An Arbroath designer has received the first batch of his new tartan which he hopes will have a cultural resonance.
Steven Patrick Sim, the Tartan Artisan, was on the Isle of Bute last week to visit Bute Fabrics’ mill which had woven his latest creation, ‘The Declaration of Independence, 1320’.
The design of the ‘Declaration’ encompasses a broad sweep of Scottish history, mythos and culture, each and every thread and colour has a special significance, from commemorating the Year of Homecoming to Robert The Bruce and the spider, to Scotland’s unicorn.
It has been precisely a year since he was inspired to create the tartan and it was registered on the observance of St Andrew’s Day, on December 1, by a motion from the Scottish Government.
Since ‘The Declaration’ was officially launched on Monday, fittingly Tartan Day, it has reached nearly 9,000 people across the world and attracted almost 500 likes.
Steven said: “During my visit to the mill on Thursday I got to see the tartan for the first time and had a tour of the mill. The tartan was finished so they opened a bale up for me to look at.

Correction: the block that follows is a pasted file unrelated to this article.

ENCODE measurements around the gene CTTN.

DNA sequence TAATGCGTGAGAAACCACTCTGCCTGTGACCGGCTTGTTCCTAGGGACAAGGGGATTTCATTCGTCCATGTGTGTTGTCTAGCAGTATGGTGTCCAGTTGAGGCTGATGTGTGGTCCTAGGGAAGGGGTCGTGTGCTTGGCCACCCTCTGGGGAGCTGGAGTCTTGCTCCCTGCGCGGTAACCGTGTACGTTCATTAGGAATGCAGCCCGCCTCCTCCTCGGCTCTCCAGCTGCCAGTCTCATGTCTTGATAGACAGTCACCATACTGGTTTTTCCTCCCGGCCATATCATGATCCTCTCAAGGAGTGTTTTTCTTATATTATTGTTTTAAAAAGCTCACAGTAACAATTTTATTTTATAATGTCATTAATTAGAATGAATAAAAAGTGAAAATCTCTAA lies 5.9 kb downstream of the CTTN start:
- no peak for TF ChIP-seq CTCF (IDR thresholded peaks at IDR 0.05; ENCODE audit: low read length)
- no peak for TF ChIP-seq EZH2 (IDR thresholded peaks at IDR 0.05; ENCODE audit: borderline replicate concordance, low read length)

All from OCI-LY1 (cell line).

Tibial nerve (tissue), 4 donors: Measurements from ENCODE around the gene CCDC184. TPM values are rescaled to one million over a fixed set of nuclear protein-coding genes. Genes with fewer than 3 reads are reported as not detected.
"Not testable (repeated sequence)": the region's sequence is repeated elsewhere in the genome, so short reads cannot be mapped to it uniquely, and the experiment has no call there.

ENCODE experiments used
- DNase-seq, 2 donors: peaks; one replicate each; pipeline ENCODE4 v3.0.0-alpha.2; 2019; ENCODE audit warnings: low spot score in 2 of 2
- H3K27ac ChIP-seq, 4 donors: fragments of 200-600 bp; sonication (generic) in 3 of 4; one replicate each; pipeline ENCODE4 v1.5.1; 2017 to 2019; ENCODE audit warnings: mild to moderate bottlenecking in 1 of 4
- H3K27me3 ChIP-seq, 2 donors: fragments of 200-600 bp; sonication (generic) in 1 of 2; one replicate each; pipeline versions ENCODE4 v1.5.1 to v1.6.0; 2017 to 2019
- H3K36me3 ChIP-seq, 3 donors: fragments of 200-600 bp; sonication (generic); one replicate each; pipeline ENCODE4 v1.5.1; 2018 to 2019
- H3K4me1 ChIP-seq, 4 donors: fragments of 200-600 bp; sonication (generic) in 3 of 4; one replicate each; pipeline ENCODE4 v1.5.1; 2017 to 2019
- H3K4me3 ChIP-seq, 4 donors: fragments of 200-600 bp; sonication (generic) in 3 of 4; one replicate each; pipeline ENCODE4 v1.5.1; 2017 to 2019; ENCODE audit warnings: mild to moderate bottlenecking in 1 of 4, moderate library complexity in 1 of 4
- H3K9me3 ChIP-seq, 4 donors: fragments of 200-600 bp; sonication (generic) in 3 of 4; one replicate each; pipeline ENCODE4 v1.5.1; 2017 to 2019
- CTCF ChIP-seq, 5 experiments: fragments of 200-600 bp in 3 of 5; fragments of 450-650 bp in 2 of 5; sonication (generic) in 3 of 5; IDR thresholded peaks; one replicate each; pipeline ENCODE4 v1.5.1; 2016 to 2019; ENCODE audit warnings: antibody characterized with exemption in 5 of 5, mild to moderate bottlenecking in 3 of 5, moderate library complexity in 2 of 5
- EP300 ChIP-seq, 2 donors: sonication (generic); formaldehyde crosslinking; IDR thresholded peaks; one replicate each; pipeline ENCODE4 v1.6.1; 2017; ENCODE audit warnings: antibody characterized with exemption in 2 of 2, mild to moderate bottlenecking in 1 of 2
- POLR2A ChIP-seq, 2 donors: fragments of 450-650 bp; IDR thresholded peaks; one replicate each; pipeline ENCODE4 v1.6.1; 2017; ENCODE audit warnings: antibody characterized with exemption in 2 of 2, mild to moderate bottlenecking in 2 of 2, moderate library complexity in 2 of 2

“Historic Scotland also gave me permission to do a photoshoot with the tartan at Rothesay Castle, which is a fantastic old ruin a bit like Arbroath Abbey.
“The tartan is relevant to Arbroath, in some ways it’s more significant than the Red Lichtie tartan for Arbroath because it goes back to the 1320 Declaration, but this is relevant to all of Scotland, it’s like a big brother to the Red Lichtie.”
Managing director of Bute Fabrics’ mill James MacAdam said: “We’ve been delighted to work again with The Tartan Artisan from sourcing unique yarn colours, hand weaving samples, and all stages of production through to the realisation today of completed bales of beautiful fabric.”
Steven Patrick Sim is the creator of a number of tartans with special significance which have been well-received by the public. You can find out more about his work by ‘liking’ The Tartan Artisan on Facebook.